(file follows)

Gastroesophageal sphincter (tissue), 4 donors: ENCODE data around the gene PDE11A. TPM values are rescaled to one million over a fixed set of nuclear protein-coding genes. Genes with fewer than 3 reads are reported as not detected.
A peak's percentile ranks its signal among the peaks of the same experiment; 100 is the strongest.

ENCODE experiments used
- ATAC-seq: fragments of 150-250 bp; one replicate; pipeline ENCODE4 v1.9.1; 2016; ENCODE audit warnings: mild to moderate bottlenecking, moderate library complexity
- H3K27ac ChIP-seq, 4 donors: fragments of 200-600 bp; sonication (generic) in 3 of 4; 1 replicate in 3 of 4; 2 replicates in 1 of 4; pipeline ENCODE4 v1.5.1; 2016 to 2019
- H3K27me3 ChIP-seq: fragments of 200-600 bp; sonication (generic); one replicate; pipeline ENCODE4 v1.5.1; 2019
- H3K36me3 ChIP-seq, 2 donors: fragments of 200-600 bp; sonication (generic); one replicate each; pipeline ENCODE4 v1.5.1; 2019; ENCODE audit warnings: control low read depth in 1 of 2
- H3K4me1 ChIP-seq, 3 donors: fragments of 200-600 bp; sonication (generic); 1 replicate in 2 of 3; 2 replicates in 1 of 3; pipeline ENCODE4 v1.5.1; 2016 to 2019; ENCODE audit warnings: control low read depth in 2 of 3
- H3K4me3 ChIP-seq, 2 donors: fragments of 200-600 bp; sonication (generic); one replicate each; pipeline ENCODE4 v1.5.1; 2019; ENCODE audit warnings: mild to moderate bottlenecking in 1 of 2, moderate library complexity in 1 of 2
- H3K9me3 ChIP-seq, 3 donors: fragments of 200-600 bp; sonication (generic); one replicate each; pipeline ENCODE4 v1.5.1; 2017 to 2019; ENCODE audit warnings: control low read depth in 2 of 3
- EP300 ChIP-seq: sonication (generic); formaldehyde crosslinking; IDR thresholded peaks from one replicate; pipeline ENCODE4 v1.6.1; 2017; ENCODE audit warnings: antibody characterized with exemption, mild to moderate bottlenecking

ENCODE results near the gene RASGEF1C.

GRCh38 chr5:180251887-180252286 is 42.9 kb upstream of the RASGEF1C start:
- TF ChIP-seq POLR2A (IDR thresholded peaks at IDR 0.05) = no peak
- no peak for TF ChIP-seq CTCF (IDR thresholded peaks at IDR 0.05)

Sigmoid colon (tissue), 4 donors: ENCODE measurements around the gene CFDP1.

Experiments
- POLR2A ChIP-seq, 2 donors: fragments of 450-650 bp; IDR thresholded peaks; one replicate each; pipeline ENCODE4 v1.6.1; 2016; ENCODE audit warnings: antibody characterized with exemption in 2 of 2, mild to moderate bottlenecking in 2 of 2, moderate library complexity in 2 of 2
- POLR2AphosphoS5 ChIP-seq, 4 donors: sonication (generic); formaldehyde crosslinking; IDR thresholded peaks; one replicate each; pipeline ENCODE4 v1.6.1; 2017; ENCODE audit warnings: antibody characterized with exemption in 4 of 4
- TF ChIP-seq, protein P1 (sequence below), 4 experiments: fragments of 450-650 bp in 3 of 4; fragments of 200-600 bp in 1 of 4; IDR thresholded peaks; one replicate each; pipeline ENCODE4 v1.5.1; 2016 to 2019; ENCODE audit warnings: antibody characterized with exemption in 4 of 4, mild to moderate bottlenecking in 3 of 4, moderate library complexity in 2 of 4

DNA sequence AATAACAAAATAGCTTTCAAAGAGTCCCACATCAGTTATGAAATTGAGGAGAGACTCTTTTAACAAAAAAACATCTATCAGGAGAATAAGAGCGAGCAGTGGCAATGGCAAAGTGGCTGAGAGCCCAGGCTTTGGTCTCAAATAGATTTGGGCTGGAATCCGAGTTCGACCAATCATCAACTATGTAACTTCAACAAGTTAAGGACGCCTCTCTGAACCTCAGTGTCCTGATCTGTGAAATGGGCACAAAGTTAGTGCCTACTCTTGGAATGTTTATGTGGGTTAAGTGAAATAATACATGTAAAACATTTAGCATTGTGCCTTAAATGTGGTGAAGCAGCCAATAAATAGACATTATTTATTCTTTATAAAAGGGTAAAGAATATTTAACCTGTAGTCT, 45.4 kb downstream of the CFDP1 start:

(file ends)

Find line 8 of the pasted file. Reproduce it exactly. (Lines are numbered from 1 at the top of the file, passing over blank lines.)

- H3K4me1 ChIP-seq, 3 donors: fragments of 200-600 bp; sonication (generic); 1 replicate in 2 of 3; 2 replicates in 1 of 3; pipeline ENCODE4 v1.5.1; 2016 to 2019; ENCODE audit warnings: control low read depth in 2 of 3